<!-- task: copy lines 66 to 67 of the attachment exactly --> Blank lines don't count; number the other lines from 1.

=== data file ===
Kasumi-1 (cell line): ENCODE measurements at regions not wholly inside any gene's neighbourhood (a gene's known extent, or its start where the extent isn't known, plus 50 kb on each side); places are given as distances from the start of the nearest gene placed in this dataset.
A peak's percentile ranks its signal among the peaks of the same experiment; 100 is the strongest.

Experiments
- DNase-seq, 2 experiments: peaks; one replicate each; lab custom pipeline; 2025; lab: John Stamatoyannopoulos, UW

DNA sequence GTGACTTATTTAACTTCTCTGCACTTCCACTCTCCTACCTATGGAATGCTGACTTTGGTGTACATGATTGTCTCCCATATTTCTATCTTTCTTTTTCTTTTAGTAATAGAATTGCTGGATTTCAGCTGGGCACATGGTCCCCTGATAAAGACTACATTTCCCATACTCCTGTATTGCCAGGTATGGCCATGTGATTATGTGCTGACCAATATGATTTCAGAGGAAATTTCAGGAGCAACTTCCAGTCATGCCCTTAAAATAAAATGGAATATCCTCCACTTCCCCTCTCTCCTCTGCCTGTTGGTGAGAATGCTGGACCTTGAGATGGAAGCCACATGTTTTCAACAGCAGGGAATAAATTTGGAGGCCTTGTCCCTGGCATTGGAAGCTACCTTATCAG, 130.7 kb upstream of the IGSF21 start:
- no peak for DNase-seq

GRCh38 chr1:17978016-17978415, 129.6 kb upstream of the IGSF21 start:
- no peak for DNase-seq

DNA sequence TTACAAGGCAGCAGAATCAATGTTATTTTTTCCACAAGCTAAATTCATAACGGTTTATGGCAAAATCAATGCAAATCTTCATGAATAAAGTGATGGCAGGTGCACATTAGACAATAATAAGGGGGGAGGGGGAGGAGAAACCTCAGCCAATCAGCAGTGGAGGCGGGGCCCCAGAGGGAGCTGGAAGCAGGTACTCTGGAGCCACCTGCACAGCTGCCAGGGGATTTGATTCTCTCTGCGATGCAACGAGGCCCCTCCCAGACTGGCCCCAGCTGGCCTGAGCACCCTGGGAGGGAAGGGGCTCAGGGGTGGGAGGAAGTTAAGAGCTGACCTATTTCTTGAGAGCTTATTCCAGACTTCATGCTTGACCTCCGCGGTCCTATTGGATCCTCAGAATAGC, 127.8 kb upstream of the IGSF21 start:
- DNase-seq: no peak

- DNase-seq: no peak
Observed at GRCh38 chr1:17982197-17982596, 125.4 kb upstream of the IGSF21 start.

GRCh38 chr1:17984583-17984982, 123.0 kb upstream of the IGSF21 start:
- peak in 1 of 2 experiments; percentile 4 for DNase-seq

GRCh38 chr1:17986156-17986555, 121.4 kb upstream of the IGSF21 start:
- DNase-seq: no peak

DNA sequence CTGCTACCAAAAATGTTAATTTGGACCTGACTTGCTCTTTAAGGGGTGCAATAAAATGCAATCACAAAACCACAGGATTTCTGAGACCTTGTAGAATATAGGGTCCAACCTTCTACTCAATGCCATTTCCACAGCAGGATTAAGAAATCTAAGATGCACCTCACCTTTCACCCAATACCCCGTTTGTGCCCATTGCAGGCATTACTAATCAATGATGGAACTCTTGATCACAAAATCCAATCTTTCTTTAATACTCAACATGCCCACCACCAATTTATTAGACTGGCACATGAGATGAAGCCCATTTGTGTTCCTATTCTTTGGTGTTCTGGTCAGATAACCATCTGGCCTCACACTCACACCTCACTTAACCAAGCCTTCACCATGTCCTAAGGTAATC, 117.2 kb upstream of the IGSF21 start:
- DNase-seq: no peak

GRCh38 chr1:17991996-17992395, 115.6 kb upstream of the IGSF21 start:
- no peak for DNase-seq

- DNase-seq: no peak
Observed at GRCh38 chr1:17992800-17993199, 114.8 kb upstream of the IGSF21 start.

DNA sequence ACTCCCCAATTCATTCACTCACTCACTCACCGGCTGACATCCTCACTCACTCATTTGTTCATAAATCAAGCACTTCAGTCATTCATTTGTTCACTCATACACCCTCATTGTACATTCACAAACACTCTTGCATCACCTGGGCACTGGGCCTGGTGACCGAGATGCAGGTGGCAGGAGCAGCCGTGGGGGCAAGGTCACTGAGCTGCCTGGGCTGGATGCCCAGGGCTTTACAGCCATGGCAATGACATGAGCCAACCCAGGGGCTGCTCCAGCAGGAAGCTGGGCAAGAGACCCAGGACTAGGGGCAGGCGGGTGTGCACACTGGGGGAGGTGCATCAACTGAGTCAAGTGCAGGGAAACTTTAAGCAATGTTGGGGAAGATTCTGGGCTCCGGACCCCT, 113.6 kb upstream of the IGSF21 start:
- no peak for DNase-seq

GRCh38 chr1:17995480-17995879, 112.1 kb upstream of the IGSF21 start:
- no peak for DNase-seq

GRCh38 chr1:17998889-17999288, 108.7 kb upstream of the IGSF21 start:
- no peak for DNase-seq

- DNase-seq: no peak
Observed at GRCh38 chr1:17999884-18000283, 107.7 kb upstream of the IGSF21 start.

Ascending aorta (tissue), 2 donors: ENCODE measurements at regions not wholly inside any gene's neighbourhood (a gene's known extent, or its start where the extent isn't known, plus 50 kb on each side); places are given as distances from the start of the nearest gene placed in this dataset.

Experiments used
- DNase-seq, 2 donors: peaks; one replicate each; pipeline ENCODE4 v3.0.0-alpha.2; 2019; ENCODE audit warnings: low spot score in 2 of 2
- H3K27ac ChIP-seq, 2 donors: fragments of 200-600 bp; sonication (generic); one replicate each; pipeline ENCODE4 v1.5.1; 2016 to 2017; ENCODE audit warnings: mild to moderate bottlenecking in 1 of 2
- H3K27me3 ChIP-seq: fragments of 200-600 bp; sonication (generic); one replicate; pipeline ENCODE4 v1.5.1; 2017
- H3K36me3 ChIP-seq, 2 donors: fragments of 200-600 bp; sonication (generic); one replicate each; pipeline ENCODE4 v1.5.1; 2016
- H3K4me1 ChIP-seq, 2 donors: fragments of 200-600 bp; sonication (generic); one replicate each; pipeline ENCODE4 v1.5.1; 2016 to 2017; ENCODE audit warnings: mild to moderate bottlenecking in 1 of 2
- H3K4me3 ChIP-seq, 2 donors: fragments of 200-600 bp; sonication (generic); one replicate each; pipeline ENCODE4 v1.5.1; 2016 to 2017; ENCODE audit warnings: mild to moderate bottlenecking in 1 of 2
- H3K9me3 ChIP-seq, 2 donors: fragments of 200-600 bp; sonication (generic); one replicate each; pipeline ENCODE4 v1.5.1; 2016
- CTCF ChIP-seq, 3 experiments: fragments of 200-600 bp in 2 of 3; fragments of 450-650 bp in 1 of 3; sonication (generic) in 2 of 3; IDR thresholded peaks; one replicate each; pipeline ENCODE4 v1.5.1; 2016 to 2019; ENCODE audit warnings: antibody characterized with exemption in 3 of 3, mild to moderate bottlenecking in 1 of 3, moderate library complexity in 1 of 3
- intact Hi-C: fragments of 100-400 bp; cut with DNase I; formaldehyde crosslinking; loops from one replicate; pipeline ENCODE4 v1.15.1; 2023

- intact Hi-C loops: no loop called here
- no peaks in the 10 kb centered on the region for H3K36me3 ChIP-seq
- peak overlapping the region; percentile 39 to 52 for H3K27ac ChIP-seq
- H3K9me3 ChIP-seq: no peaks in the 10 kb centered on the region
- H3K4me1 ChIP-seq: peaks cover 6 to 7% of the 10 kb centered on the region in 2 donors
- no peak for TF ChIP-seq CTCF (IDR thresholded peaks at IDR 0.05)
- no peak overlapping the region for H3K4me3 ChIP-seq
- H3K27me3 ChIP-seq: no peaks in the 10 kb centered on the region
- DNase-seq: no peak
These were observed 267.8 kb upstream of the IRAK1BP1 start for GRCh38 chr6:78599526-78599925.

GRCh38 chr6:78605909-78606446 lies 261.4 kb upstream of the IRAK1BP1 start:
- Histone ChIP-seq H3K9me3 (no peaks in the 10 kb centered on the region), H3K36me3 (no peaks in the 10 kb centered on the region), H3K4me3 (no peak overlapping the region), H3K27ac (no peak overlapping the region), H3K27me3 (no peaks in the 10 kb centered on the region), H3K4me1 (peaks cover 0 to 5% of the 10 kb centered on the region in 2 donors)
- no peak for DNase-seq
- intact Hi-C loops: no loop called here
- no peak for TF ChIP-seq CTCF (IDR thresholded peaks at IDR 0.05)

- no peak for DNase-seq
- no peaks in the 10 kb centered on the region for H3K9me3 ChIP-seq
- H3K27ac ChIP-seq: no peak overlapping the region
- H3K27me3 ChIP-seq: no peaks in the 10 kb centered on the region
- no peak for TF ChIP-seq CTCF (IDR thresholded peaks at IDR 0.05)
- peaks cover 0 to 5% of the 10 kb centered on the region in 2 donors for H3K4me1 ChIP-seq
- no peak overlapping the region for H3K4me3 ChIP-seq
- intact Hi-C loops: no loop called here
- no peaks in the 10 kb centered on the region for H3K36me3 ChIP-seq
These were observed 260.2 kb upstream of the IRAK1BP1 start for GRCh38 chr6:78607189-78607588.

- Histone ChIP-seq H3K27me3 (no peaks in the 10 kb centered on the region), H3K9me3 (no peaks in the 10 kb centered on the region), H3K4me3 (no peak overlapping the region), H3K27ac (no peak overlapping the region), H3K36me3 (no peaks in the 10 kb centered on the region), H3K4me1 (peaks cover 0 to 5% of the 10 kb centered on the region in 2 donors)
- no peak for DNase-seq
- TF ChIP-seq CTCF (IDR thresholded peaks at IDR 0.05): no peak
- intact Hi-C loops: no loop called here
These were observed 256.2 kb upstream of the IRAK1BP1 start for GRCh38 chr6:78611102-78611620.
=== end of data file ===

These were observed 260.2 kb upstream of the IRAK1BP1 start for GRCh38 chr6:78607189-78607588.

- Histone ChIP-seq H3K27me3 (no peaks in the 10 kb centered on the region), H3K9me3 (no peaks in the 10 kb centered on the region), H3K4me3 (no peak overlapping the region), H3K27ac (no peak overlapping the region), H3K36me3 (no peaks in the 10 kb centered on the region), H3K4me1 (peaks cover 0 to 5% of the 10 kb centered on the region in 2 donors)